• Second Review/Approval: The leadership team reviews the request to enter the product process and approves or denies requests for further investment

Summary: Steps for improving product portfolio strategy

The key to managing early stage product concepts, and building them into a powerful product portfolio, is to have a system that connects long-term goals to the day-to-day management of product concepts. The portfolio of product concepts must always reflect the company’s overall strategic direction.

With a systematic approach to tying the vision, to strategy, and budgets, companies can create products more predictably, and with less risk.

A strategic product planning process links together the company’s vision (3-5 year window) with the strategic steps (1-2 year window) required to realize that vision. It then connects the strategy to roadmaps that represent the big picture over time.

Then, these roadmaps drive the yearly budgets to make sure that products that are coming in the future are prioritized – and have the resources they need at this early, concept stage.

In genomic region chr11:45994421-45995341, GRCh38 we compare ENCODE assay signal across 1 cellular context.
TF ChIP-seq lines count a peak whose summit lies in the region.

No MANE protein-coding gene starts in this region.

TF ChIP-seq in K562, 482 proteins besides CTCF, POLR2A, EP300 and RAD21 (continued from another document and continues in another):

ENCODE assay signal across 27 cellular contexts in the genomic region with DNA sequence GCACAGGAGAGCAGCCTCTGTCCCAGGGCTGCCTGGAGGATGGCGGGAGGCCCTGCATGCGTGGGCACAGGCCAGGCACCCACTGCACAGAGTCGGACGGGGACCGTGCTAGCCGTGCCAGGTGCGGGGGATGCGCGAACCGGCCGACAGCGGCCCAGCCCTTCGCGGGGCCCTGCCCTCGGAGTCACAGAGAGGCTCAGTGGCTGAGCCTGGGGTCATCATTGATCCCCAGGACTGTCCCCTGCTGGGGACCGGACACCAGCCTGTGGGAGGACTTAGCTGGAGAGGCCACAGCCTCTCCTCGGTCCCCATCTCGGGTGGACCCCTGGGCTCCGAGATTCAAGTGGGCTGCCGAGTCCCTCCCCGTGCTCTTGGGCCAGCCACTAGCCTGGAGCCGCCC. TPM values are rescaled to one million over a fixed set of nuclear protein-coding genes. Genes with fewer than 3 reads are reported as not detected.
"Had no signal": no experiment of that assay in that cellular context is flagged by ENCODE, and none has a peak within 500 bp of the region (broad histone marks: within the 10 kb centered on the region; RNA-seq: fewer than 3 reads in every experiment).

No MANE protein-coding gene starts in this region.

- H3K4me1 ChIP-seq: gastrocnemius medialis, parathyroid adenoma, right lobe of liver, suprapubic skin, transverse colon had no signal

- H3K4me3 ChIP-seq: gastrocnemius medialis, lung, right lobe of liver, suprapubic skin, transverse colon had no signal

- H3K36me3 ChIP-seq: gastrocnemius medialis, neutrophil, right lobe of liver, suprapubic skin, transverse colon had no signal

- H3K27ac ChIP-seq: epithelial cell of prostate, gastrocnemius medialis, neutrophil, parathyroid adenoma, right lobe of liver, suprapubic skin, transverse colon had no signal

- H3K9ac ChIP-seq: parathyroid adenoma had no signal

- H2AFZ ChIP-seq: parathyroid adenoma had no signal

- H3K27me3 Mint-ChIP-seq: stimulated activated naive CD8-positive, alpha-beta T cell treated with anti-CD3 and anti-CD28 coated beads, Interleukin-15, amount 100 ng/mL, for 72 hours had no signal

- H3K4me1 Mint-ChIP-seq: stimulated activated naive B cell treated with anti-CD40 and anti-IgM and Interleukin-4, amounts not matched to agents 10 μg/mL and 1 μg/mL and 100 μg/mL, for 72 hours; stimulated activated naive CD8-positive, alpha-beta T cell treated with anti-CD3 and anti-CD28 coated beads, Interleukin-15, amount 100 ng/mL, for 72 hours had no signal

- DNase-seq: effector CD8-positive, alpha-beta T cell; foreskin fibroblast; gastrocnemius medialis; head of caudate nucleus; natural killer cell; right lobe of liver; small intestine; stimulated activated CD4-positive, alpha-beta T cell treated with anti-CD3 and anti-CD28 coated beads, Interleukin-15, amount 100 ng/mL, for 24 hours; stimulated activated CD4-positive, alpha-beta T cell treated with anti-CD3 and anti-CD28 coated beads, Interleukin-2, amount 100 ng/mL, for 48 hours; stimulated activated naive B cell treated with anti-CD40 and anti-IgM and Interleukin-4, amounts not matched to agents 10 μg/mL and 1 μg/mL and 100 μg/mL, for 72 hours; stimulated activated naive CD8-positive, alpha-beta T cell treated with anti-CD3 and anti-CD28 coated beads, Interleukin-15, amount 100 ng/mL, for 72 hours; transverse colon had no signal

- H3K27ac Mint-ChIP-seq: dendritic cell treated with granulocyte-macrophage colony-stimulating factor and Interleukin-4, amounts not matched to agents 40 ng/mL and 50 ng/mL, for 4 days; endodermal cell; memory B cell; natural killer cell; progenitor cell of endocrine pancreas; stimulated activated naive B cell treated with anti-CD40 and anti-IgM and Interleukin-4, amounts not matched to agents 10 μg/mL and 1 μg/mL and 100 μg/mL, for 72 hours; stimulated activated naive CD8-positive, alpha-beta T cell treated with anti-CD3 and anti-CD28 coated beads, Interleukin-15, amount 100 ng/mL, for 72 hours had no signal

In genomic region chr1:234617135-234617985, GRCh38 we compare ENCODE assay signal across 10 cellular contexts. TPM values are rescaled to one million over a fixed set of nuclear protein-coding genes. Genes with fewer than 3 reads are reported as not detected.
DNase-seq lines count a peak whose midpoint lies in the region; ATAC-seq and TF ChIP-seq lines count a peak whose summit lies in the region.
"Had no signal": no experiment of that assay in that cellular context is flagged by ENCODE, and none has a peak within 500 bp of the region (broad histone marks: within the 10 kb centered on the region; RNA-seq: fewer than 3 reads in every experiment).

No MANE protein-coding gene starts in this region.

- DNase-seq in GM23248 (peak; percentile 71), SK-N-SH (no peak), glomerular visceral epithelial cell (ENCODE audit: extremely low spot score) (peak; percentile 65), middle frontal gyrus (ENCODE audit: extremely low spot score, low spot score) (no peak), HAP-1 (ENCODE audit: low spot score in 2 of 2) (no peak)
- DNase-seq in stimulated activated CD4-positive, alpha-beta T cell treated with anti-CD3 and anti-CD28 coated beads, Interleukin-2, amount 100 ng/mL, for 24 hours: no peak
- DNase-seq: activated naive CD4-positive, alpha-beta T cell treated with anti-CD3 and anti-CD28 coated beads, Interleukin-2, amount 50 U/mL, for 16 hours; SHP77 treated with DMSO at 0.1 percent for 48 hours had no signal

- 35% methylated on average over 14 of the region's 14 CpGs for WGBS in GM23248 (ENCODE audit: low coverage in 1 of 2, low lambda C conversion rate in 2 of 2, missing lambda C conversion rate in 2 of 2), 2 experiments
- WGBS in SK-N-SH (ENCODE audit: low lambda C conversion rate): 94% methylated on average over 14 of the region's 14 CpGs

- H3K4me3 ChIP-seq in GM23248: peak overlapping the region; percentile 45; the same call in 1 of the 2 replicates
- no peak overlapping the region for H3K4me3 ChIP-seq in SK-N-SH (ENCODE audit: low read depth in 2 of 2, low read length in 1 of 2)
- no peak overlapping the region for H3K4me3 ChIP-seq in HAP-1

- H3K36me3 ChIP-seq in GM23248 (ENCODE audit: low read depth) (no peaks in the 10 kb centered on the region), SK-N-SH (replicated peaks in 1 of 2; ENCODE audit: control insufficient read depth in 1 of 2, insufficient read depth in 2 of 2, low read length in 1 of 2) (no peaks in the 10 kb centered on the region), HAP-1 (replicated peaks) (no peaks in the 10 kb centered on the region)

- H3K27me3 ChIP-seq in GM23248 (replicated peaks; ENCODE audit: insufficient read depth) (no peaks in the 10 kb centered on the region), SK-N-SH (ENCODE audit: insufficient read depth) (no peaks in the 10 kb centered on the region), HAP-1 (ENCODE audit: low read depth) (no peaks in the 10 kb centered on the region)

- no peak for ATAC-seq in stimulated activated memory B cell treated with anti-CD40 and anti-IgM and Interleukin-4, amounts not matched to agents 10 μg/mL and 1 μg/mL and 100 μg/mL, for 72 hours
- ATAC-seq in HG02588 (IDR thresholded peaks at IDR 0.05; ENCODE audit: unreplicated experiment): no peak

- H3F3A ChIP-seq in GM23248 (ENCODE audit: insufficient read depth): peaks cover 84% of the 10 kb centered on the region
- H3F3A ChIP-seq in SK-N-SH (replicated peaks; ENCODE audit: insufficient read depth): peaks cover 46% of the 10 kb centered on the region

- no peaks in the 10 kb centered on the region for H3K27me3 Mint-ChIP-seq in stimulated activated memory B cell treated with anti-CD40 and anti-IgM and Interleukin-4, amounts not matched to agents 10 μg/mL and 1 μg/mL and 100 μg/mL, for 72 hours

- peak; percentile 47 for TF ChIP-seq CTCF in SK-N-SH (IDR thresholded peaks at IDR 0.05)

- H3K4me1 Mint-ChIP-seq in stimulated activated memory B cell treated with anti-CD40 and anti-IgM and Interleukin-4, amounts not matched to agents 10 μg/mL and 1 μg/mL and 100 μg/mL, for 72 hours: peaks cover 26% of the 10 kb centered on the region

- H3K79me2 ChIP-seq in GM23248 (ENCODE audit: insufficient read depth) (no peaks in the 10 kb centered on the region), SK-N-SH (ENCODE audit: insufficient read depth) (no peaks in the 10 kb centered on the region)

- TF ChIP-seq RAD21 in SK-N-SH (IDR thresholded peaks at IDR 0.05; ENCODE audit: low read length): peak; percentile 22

Here’s a list of steps you can begin to take today to improve your product portfolio management: 

1. Map out a yearly process that ties the vision all the way to the budget

  • Does the vision align to the strategy?
  • Does the strategy tie explicitly to the roadmaps?
  • Do the roadmaps tie explicitly to priorities and budgets?

2. Map out an ongoing discovery process for new product concepts

Create several (typically two) decision points that help to:
  • Manage orderly starting points for projects (based on priorities)
  • Staff them properly and with the right resources
  • Address the risks and challenges early in the process

3. Choose where to place these decision points

Select two points in time to review projects at a high level:
  • Check-in #1: checks that the project has sufficient projected value to form a team; define the steps to test that hypothesis.
  • Check-in #2: checks that the team can demonstrate feasibility, has reduced risk, and has a preliminary product definition. Team signs off on the project to enter the development phase.

With a systematic approach to tying the vision, to strategy, and budgets, companies can create products more predictably, and with less risk. Taking advantage of the very best ideas in your organization, and managing them as a portfolio, is a key mindset shift that opens the door to new innovations.

John Carter
John Carter is a widely respected adviser to technology firms and the author of Innovate Products Faster: Graphical Tools for Accelerating Product Development. He is the Founder and Principal of TCGen Inc. and has advise some of the most revered technology firms in the world, including Apple, Amazon, Cisco, HP, IBM, and Roche.